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dc.contributor.authorCiglenecki, I
dc.contributor.authorGlynn, J R
dc.contributor.authorMwinga, A
dc.contributor.authorNgwira, B
dc.contributor.authorZumla, A
dc.contributor.authorFine, P E M
dc.contributor.authorNunn, A
dc.date.accessioned2008-03-14T08:54:15Z
dc.date.available2008-03-14T08:54:15Z
dc.date.issued2007-10
dc.identifier.citationPopulation Differences in Death Rates in HIV-Positive Patients with Tuberculosis. 2007, 11 (10):1121-8 Int. J. Tuberc. Lung Dis.en
dc.identifier.issn1027-3719
dc.identifier.pmid17945070
dc.identifier.urihttp://hdl.handle.net/10144/20673
dc.description.abstractSETTING: Randomised controlled clinical trial of Mycobacterium vaccae vaccination as an adjunct to anti-tuberculosis treatment in human immunodeficiency virus (HIV) positive patients with smear-positive tuberculosis (TB) in Lusaka, Zambia, and Karonga, Malawi. OBJECTIVE: To explain the difference in mortality between the two trial sites and to identify risk factors for death among HIV-positive patients with TB. DESIGN: Information on demographic, clinical, laboratory and radiographic characteristics was collected. Patients in Lusaka (667) and in Karonga (84) were followed up for an average of 1.56 years. Cox proportional hazard analyses were used to assess differences in survival between the two sites and to determine risk factors associated with mortality during and after anti-tuberculosis treatment. RESULTS: The case fatality rate was 14.7% in Lusaka and 21.4% in Karonga. The hazard ratio for death comparing Karonga to Lusaka was 1.47 (95% confidence interval [CI] 0.9-2.4) during treatment and 1.76 (95%CI 1.0-3.0) after treatment. This difference could be almost entirely explained by age and more advanced HIV disease among patients in Karonga. CONCLUSION: It is important to understand the reasons for population differences in mortality among patients with TB and HIV and to maximise efforts to reduce mortality.
dc.language.isoenen
dc.publisherInternational Union Against TB and Lung Diseaseen
dc.relation.urlhttp://www.ingentaconnect.com/content/iuatld/ijtlden
dc.rightsArchived on this site with the kind permission of the International Union Against TB and Lung Disease, http://www.iuatld.orgen
dc.subject.meshAdulten
dc.subject.meshBacterial Vaccinesen
dc.subject.meshCause of Deathen
dc.subject.meshDouble-Blind Methoden
dc.subject.meshFemaleen
dc.subject.meshHIV Seropositivityen
dc.subject.meshHumansen
dc.subject.meshMaleen
dc.subject.meshMiddle Ageden
dc.subject.meshMultivariate Analysisen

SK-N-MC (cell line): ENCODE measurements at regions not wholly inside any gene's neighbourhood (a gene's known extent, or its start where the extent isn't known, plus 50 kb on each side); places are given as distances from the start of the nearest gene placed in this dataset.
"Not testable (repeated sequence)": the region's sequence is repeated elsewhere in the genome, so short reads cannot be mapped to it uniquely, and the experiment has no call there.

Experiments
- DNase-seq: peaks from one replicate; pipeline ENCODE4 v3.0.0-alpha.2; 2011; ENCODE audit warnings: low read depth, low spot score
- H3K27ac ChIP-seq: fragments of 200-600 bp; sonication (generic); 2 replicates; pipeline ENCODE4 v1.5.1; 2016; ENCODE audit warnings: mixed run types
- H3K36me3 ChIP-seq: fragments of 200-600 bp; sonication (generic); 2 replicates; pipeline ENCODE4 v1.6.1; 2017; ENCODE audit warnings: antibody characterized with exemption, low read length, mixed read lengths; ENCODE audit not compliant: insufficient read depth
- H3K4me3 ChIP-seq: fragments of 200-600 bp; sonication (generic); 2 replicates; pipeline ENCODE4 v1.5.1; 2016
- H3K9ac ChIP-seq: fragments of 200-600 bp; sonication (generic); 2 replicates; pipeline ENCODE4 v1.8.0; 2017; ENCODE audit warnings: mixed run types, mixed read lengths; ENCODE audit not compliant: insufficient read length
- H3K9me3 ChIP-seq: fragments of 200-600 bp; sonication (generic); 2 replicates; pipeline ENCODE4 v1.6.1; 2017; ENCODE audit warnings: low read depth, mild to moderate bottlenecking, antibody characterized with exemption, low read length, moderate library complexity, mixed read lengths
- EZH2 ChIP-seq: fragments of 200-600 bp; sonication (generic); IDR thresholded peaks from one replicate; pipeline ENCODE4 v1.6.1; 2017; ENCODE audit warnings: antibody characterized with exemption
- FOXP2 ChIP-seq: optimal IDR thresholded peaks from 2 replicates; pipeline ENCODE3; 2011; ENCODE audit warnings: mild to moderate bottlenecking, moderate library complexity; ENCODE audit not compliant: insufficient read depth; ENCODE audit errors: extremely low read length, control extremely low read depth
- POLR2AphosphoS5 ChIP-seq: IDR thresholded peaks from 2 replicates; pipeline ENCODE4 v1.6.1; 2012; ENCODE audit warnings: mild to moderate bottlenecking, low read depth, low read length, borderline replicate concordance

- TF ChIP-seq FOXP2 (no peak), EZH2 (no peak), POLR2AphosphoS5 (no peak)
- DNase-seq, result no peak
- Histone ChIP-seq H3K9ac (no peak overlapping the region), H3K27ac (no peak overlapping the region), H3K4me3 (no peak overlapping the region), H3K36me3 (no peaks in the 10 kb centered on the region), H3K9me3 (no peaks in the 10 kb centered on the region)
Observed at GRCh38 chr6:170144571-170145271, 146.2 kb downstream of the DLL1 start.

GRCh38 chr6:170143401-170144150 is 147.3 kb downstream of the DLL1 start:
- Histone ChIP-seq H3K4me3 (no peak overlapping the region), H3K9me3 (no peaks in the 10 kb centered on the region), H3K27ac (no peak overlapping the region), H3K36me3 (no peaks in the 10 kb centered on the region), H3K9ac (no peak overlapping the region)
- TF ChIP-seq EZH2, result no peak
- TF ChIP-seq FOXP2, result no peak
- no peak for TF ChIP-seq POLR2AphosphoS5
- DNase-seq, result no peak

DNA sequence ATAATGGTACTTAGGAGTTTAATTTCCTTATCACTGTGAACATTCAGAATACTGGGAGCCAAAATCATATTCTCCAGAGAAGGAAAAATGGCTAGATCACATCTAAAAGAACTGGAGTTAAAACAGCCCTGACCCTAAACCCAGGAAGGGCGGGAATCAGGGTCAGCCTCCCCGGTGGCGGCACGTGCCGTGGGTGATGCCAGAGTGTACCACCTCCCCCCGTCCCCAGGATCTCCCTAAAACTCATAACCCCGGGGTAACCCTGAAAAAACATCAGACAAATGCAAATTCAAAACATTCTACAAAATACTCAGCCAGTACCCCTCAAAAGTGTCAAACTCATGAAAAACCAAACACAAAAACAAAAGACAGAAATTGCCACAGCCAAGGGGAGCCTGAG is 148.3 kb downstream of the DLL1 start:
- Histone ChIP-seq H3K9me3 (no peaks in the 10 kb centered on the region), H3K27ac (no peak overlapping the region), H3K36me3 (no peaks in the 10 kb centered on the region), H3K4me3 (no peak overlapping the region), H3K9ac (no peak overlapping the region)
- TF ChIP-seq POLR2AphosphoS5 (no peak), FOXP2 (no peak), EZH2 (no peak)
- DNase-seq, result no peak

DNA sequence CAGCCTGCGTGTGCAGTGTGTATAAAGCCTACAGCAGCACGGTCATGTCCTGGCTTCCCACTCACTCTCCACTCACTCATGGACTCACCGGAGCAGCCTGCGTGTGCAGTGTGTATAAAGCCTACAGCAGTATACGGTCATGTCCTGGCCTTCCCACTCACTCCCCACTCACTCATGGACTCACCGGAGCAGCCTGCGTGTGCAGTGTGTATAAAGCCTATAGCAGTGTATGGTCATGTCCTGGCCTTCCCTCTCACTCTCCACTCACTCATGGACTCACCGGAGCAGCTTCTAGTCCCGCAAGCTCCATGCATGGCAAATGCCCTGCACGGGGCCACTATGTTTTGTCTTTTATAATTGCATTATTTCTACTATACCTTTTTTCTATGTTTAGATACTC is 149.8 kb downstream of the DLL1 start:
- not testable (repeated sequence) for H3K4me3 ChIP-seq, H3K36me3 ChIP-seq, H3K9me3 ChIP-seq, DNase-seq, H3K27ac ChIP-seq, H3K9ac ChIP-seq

dc.subject.meshMycobacterium tuberculosisen
dc.subject.meshPrognosisen
dc.subject.meshRisk Factorsen
dc.subject.meshSex Distributionen
dc.subject.meshSurvival Rateen
dc.subject.meshTreatment Outcomeen
dc.subject.meshTuberculosis, Pulmonaryen
dc.subject.meshVaccinationen
dc.subject.meshZambiaen
dc.titlePopulation Differences in Death Rates in HIV-Positive Patients with Tuberculosis.en
dc.contributor.departmentMédecins Sans Frontières, Geneva, Switzerland. iza_ciglenecki@yahoo.comen
dc.identifier.journalInternational Journal of Tuberculosis and Lung Diseaseen
refterms.dateFOA2019-03-04T09:36:28Z
html.description.abstractSETTING: Randomised controlled clinical trial of Mycobacterium vaccae vaccination as an adjunct to anti-tuberculosis treatment in human immunodeficiency virus (HIV) positive patients with smear-positive tuberculosis (TB) in Lusaka, Zambia, and Karonga, Malawi. OBJECTIVE: To explain the difference in mortality between the two trial sites and to identify risk factors for death among HIV-positive patients with TB. DESIGN: Information on demographic, clinical, laboratory and radiographic characteristics was collected. Patients in Lusaka (667) and in Karonga (84) were followed up for an average of 1.56 years. Cox proportional hazard analyses were used to assess differences in survival between the two sites and to determine risk factors associated with mortality during and after anti-tuberculosis treatment. RESULTS: The case fatality rate was 14.7% in Lusaka and 21.4% in Karonga. The hazard ratio for death comparing Karonga to Lusaka was 1.47 (95% confidence interval [CI] 0.9-2.4) during treatment and 1.76 (95%CI 1.0-3.0) after treatment. This difference could be almost entirely explained by age and more advanced HIV disease among patients in Karonga. CONCLUSION: It is important to understand the reasons for population differences in mortality among patients with TB and HIV and to maximise efforts to reduce mortality.


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